Insurgent groups against Pakistan, China step up attacks amid Taliban offensive in Afghanistan: Report

The Tehreek-e-Taliban Pakistan, which has been waging an insurgency against Pakistan for several years, has become active in Pakistan's tribal areas as well as Khyber Pakhtunkhwa province.

Published: 05th July 2021 06:04 PM  |   Last Updated: 05th July 2021 06:04 PM   |  A+A-

Image of Taliban fighters used for representational purpose. (File Photo | AP)

Image of Taliban fighters used for representational purpose. (File Photo | AP)


BEIJING: As the Taliban stepped up attacks to gain control over Afghanistan in the wake of the withdrawal of the US troops, militant groups opposed to Pakistan and China have also increased their assaults, according to a media report.

Amid the chaos, previously defeated insurgent groups with bones to pick against both Pakistan and China are once more on the rise, the Hong Kong-based South China Morning Post reported.

The Tehreek-e-Taliban Pakistan (TTP), which has been waging an insurgency against Pakistan for several years, has become active in Pakistan's tribal areas as well as Khyber Pakhtunkhwa province with efforts to take control of several areas.

The TTP headed by Noor Wali Mehsud, who is close to Taliban, has strategically redeployed its forces along vulnerable stretches of the porous border with Pakistan, the report said.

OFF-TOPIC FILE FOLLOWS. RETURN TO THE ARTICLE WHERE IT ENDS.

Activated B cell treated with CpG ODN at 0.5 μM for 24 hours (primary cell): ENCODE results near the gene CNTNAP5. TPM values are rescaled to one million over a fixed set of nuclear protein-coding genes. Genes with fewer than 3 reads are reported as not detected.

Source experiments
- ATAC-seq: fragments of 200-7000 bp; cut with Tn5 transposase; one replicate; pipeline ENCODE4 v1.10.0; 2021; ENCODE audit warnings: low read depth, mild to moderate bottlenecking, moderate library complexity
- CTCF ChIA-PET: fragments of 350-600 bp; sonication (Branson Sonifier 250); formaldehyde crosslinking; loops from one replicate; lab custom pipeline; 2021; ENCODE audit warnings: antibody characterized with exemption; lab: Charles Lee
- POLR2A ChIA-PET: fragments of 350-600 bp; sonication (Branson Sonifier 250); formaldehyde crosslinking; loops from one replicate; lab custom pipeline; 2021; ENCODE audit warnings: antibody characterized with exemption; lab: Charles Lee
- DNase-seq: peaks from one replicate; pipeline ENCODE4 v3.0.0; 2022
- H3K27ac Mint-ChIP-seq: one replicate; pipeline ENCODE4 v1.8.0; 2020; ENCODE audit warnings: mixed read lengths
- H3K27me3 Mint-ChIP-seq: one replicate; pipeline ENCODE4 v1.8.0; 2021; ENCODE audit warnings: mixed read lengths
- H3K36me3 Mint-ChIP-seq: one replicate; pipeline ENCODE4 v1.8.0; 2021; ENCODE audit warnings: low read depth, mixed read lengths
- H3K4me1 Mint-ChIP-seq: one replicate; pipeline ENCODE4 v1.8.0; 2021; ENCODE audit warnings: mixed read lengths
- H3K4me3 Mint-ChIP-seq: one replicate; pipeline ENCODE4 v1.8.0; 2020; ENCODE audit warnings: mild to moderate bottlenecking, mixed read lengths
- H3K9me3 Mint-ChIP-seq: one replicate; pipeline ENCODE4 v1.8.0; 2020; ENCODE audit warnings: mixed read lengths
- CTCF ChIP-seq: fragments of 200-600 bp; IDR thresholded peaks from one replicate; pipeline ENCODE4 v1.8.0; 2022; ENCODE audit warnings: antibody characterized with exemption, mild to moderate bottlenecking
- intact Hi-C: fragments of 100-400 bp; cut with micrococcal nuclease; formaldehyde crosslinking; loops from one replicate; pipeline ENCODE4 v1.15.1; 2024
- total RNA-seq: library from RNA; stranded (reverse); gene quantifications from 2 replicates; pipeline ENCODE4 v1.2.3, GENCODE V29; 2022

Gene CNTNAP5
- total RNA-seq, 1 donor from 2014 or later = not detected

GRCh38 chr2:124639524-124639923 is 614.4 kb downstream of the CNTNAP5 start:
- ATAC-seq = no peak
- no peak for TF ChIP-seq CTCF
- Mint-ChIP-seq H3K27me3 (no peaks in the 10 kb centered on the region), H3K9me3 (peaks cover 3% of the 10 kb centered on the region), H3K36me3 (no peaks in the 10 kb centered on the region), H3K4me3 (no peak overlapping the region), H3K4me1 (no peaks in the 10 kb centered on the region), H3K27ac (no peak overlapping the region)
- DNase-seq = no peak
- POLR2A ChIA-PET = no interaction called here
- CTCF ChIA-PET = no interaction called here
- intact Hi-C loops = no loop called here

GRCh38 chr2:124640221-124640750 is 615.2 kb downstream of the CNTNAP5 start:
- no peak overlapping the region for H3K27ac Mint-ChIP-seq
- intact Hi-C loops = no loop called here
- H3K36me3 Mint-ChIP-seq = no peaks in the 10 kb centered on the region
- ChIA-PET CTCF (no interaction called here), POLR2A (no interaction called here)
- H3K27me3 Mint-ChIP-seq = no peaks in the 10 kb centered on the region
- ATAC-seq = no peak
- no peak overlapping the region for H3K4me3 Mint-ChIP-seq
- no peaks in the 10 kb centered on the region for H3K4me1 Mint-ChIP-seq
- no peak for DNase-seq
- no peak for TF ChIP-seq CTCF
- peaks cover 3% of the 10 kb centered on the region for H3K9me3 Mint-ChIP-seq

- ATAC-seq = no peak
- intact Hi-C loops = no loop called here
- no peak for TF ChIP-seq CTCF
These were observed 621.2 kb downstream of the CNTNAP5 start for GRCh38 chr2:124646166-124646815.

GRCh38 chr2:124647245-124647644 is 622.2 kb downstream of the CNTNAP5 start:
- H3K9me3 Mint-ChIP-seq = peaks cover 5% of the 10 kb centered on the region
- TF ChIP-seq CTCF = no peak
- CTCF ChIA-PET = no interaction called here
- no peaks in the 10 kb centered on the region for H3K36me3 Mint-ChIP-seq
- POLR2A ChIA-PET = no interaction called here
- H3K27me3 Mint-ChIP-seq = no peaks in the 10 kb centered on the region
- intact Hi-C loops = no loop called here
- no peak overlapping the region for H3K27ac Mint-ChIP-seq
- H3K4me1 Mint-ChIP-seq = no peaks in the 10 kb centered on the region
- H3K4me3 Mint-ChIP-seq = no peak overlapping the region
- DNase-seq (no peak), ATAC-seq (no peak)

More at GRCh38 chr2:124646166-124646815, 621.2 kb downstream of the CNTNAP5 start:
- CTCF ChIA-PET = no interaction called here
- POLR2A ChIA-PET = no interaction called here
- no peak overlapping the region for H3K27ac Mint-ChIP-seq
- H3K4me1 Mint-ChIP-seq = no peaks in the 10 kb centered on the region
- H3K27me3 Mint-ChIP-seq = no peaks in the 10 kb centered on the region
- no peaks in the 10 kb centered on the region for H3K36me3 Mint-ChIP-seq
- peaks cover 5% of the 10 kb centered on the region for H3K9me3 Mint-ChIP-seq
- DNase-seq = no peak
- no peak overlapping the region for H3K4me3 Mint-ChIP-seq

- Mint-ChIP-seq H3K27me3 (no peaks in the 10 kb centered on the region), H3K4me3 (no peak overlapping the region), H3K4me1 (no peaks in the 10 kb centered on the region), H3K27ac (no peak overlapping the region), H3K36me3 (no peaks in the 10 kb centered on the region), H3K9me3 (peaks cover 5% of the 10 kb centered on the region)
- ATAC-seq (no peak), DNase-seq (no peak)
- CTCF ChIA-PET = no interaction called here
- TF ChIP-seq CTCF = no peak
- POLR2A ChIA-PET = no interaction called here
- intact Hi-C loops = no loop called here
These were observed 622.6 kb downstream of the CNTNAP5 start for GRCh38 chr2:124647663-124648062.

A parallel uptick in attacks on Pakistani security forces by Baloch separatists, many of them using roadside bombs they learned to make from the TTP, has raised concerns that the two insurgent groups could use shared logistical networks to expand the range of their attacks, it said.

Unlike the TTP, the four Baloch rebel groups operating under the umbrella of the Baloch Raaji Aajoi Sangar are violently opposed to China's operation of Gwadar port and other projects in Balochistan under the USD 60 billion China Pakistan Economic Corridor (CPEC), the report said.

The CPEC connects China's Xinjiang province with Gwadar port.

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During the recent fighting in eastern and southern districts of Afghanistan, the Afghan Taliban has been supported by the TTP insurgents who fled there in 2015 to escape Pakistani military's counteroffensive on their strongholds in tribal areas along the border.

According to a UN monitoring report in June, some 5,000 TTP militants are currently based in Afghanistan.

The militant group, which has waged a bloody eight-year insurgency against Pakistan claiming more than 70,000 lives and crippled its economy, was initially splintered after its defeat in Pakistan's northwest tribal areas but united under Mehsud.

On June 14, Mehsud unveiled a new command structure for the TTP, appointing shadow governors for the tribal districts and other areas of Khyber Pakhtunkhwa province, the report said.

From its bases in Afghanistan, the TTP has since 2019 ramped up bombings against security forces, targeted shootings of prominent civilians, and the extortion of money from businessmen and contractors in at least four tribal districts of Khyber Pakhtunkhwa, the report said, quoting two lawmakers, local journalists and civil society activists.